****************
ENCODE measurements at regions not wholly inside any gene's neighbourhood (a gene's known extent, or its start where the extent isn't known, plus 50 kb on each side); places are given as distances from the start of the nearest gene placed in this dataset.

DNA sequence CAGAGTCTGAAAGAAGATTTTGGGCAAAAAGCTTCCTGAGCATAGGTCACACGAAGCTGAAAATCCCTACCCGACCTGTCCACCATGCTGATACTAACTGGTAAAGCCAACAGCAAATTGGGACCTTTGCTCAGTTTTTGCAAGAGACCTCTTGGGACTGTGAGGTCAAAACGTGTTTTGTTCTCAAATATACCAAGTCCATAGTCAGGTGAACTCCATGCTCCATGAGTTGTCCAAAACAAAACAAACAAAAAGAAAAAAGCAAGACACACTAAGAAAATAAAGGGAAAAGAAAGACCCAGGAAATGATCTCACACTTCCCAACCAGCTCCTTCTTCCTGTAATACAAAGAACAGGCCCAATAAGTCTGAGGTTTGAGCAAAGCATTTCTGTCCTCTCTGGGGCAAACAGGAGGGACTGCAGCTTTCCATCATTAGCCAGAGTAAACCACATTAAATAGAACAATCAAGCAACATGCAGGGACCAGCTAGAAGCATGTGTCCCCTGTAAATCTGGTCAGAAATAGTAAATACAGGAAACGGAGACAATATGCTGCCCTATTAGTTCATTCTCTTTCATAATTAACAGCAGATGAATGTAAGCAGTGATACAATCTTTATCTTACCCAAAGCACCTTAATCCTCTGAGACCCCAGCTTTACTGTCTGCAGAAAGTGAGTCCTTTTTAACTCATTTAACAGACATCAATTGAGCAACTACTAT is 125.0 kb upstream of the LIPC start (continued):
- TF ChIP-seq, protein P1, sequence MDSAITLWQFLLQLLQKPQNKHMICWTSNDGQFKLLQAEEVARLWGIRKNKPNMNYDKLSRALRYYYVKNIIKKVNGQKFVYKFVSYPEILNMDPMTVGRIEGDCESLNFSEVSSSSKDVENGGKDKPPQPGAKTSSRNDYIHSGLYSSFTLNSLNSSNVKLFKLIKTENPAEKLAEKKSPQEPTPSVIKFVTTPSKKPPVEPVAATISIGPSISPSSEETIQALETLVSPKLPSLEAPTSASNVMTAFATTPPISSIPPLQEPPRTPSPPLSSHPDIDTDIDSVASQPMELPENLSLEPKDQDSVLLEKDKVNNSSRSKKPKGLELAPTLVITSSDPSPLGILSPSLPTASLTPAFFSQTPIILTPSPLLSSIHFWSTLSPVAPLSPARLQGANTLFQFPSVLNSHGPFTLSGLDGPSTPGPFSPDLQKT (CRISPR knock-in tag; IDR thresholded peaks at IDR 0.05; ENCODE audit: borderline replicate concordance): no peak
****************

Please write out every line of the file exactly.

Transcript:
ENCODE measurements at regions not wholly inside any gene's neighbourhood (a gene's known extent, or its start where the extent isn't known, plus 50 kb on each side); places are given as distances from the start of the nearest gene placed in this dataset.

DNA sequence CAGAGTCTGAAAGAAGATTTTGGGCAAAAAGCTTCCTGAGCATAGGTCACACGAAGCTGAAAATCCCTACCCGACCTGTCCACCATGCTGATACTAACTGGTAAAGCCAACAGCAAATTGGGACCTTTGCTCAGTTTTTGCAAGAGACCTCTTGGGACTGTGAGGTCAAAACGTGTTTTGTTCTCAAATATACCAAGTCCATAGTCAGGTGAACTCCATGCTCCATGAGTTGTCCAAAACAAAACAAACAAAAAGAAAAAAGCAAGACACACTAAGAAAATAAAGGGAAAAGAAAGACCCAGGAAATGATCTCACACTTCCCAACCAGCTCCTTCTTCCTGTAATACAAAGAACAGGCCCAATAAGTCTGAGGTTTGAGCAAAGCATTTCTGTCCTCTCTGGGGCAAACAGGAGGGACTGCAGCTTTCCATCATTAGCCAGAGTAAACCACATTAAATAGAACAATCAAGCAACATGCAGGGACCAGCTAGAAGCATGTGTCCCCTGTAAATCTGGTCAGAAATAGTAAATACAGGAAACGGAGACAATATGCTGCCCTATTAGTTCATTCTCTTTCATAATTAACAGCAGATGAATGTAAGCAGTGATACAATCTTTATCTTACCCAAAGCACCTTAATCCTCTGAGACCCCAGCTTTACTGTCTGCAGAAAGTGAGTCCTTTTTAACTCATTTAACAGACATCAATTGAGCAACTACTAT is 125.0 kb upstream of the LIPC start (continued):
- TF ChIP-seq, protein P1, sequence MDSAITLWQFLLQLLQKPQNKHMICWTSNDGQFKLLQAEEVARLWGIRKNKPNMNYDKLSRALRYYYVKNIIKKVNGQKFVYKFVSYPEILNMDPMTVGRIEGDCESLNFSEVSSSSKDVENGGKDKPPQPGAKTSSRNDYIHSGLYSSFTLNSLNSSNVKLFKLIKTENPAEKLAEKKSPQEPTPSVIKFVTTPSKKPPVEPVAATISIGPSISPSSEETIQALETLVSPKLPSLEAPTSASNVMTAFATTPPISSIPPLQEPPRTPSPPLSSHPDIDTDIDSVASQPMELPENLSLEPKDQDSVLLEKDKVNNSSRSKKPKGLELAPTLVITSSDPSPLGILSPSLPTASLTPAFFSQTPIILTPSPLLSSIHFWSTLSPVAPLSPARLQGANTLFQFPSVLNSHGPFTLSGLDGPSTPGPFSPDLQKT (CRISPR knock-in tag; IDR thresholded peaks at IDR 0.05; ENCODE audit: borderline replicate concordance): no peak